A Mixed-Tack Paris Agreement Is the Way to Go

Cartoon by Matt Bors
Cartoon by Matt Bors

 

The COP 20 is hoped to make progress for the 2015 COP, the deadline COP the Ad Hoc Working Group on the Durban Platform for Enhanced Action (ADP) set for finishing negotiations for a new, more aggressive agreement between UNFCCC nations to combat climate change. As this deadline comes closer and closer, academics, delegates, NGOs and country leaders are scrambling to find the best type of new solution. Daniel Bodansky, of Arizona State University, explains that the three variables in international climate agreements, stringency, participation, and compliance, are all present in each negotiation, in various degrees depending on the nature of the agreement (Bodansky 2). For example, a top-down approach like that of the Kyoto Protocol in which international laws enforce internationally agreed-upon actions, leads to a greater degree of stringency and an uncertain outcome in terms of the participation and compliance variables. The level of presence for these two variables depends on whether the mutually-assured-compliance feature of top-down approaches is enough to convince states to take part and participate in the treaty (Bodansky 2). Conversely, the bottom-up approach like that of the Cancun Agreements where nations come up with their own commitments for international agreements, tend to have higher participation and commitment but low stringency (Bodansky 2). With advantages and disadvantages to both the bottom-up and top-down approaches, a mixed-track approach is the most promising structure for a 2015 agreement providing the increased ambition needed to act against climate change.

Not all scholars would agree that a mixed-track approach is the answer. David Shorr, an analyst of multilateral affairs, argues that the best way to go for the COP21 agreement is a top-down structure. He writes in his “Think Again: Climate Treaties”, “there is no substitute for high-level diplomacy in getting everyone to do their utmost and in keeping track of their efforts” (Shorr). Shorr acknowledges that there has been increased, and important, participation at the “bottom”, but when push comes to shove, a diplomatic treaty is a necessity in climate negotiations, quoting their stringency strengths through “keeping track of [countries’] efforts”. On the other side of the debate, Michael C. McCracken, the Chief Scientist for Climate Change Programs with the Climate Institute in Washington, D.C. argues that an international diplomatic agreement will not cut, as it has not for the past two decades. In his article “The Time to Act is Now”, McCracken argues that international agreements fail to inspire ambitious enough goals as signatories do not want to face punishments for goals they cannot keep (McCracken 15). Both McCracken and Shorr are correct in their own ways, but neither of their solutions will do enough on their own.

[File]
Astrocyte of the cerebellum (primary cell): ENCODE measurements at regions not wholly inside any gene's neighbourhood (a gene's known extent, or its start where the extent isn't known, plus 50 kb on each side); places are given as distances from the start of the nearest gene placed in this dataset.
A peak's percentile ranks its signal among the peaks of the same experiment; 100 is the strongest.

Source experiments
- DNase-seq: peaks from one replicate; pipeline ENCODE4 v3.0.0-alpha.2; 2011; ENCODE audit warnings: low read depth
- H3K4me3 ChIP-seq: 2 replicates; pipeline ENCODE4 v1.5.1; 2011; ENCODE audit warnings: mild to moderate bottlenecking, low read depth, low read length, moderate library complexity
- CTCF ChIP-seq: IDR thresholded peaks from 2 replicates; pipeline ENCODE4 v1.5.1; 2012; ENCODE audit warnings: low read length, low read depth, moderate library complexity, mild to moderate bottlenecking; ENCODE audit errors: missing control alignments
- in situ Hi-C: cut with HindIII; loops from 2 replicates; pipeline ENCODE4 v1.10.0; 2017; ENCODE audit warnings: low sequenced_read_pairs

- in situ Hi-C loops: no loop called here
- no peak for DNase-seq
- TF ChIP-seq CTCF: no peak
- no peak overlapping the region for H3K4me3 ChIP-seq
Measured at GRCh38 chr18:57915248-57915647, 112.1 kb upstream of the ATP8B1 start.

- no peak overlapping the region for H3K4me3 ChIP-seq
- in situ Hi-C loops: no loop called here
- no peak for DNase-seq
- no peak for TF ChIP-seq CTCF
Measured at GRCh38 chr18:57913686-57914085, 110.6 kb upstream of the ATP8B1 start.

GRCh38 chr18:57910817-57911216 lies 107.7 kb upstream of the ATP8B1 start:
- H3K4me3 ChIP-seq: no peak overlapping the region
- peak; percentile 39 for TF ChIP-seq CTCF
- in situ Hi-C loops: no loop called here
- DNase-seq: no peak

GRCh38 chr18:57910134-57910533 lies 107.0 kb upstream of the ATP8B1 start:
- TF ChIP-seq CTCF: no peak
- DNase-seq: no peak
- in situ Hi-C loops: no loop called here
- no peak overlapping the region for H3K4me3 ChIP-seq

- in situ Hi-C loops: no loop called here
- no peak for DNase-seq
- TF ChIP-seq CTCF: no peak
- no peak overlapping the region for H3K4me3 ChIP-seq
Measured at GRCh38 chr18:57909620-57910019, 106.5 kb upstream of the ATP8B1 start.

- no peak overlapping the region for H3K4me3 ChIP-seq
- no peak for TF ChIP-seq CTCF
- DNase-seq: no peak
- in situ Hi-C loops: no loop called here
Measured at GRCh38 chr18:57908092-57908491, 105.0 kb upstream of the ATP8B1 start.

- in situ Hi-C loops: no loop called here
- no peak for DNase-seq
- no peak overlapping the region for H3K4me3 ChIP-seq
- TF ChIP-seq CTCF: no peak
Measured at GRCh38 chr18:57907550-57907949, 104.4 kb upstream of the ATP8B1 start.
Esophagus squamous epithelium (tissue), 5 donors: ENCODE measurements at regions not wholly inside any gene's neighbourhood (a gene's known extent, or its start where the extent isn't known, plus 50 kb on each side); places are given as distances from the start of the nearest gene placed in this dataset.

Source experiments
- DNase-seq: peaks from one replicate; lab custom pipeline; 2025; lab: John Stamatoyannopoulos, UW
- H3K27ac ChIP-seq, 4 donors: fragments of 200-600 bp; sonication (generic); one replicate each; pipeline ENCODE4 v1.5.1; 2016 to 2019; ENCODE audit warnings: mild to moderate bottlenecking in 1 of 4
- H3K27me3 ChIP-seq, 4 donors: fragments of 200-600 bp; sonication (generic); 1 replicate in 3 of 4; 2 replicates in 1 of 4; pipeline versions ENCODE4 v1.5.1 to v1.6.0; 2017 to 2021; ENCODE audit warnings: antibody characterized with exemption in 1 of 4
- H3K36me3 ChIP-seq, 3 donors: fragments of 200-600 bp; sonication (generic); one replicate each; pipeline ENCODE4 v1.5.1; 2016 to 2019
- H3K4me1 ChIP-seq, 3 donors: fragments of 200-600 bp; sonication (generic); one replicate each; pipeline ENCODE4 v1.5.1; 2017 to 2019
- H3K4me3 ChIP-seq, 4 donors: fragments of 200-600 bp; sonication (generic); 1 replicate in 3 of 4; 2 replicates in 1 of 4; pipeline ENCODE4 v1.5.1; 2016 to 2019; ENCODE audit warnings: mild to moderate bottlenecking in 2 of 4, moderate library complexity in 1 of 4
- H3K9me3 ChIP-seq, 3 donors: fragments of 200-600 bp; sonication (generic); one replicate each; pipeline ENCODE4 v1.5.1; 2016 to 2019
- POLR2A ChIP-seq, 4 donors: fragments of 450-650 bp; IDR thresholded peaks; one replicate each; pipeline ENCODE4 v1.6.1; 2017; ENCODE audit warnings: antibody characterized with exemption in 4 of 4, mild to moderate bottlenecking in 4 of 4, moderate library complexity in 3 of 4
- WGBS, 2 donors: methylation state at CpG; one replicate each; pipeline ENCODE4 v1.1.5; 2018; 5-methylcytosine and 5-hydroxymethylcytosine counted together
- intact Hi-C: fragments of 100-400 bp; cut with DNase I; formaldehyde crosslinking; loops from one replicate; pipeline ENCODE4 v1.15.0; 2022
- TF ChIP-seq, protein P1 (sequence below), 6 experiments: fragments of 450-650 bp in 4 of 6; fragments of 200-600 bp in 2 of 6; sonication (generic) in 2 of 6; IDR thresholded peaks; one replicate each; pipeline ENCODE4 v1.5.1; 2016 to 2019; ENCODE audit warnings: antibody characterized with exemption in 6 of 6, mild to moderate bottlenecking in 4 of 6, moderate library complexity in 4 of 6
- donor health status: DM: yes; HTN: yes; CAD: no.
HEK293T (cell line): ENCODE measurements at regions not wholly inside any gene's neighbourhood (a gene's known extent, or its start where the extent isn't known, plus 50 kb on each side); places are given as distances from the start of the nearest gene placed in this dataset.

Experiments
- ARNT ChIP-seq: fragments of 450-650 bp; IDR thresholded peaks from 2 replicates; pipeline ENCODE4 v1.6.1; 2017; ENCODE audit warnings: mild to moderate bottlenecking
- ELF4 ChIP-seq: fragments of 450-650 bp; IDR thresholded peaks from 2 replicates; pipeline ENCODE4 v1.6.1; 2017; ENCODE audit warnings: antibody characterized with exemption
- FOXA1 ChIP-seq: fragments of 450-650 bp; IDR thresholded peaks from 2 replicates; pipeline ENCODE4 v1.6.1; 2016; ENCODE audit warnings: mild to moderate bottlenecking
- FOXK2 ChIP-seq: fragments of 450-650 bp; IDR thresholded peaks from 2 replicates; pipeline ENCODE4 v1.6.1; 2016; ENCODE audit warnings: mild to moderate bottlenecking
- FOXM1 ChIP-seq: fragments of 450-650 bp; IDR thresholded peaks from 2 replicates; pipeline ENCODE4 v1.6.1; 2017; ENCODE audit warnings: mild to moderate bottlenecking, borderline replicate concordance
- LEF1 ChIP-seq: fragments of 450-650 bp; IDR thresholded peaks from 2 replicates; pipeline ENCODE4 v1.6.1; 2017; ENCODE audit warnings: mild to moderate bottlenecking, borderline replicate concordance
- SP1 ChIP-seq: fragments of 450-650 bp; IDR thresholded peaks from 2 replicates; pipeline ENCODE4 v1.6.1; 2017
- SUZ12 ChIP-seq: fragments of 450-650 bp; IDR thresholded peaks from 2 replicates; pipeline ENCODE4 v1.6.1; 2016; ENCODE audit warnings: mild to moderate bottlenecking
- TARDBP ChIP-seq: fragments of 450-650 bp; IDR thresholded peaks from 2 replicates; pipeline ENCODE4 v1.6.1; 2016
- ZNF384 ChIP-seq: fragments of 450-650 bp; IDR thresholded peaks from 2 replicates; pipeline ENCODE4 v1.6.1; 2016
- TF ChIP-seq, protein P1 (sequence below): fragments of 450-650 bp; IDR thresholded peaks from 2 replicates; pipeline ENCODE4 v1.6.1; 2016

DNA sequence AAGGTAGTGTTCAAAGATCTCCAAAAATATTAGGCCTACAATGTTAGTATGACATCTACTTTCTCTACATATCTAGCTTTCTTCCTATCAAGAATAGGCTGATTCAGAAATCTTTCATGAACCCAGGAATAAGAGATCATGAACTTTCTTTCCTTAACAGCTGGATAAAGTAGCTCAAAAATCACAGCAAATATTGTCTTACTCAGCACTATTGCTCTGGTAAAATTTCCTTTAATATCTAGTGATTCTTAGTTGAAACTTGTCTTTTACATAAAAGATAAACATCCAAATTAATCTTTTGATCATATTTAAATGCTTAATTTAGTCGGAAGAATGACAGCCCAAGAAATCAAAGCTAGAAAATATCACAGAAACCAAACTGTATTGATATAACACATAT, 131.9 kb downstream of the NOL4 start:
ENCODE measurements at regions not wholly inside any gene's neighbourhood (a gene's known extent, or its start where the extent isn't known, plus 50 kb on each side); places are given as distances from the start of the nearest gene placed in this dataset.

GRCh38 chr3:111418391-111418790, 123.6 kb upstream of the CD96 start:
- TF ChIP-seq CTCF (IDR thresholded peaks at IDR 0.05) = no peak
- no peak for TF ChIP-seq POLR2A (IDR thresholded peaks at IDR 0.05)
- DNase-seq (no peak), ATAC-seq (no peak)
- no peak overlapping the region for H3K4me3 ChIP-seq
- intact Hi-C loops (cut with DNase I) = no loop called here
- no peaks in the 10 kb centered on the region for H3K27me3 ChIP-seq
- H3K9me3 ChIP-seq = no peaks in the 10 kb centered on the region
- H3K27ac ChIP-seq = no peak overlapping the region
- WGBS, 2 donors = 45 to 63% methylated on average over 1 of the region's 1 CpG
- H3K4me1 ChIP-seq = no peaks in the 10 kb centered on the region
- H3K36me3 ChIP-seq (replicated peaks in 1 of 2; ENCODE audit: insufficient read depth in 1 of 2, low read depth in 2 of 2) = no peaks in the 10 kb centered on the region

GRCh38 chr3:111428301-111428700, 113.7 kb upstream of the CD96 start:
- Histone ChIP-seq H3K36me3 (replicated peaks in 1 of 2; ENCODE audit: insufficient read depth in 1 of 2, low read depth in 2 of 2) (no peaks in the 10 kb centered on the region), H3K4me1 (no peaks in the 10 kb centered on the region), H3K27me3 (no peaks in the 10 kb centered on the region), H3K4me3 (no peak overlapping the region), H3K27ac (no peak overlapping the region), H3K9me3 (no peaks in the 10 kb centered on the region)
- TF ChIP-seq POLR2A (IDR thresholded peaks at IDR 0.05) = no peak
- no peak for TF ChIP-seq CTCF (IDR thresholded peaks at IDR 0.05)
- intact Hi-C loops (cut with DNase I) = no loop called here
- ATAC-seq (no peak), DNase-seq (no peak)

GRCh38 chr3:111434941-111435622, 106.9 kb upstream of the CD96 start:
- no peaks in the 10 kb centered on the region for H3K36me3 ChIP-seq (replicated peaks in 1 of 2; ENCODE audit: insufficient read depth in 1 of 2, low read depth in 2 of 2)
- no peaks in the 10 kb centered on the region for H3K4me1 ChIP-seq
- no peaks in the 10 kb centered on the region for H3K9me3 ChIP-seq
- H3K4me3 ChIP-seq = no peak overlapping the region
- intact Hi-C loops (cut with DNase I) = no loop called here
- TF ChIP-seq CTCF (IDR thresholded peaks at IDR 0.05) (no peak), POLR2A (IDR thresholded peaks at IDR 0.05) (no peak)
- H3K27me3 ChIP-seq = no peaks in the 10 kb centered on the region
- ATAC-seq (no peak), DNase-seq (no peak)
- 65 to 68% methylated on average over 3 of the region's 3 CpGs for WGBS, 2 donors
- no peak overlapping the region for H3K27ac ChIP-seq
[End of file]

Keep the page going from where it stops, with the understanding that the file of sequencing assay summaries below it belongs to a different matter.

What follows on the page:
The multi-track approach Bodansky suggests, includes a combination of the strong points of both top-down and bottom-approaches, allowing in theory for the “best of both worlds”. He suggests offering various tracks of an agreement, allowing for nations to choose which tracks best suits their abilities, going off of the bottom-up approach. For example, one country might find it easiest to reduce greenhouse emissions as it is in desperate need of new infrastructure while another country may find it easier to develop and distribute new technologies aimed at a greener world (Bodanksy 9-10). The top-down aspect of this approach consists of a “core agreement” where economic-wide commitments are set out and a system for comparing different tracks’ efforts is established. Thus, an overall high level of stringency is achieved through a top-down core agreement alongside high levels of participation and compliance through bottom-up multi-track options. This structure offers the most promise looking forward to a 2015 agreement as it offers success in all three variables of success-measurement. Furthermore, those countries like the United States, who are not parties of the top-down Kyoto Protocol and those countries not parties to the Cancun Agreements are more likely to find a happy medium in a mixed-track agreement.

Works Cited

Bodansky, D., 2012. The Durban Platform: Issues and Options for a 2015 Agreement. Center for Climate and Energy Solutions.

MacCracken, M., 2014, “The time to act is now,” pp 13-19, G7 Summit 2014

Schorr, D., 2014, “Think Again: Climate Treaties” Foreign Policy: The Magazine. 17 March 2014. Web. 6 October 2014.

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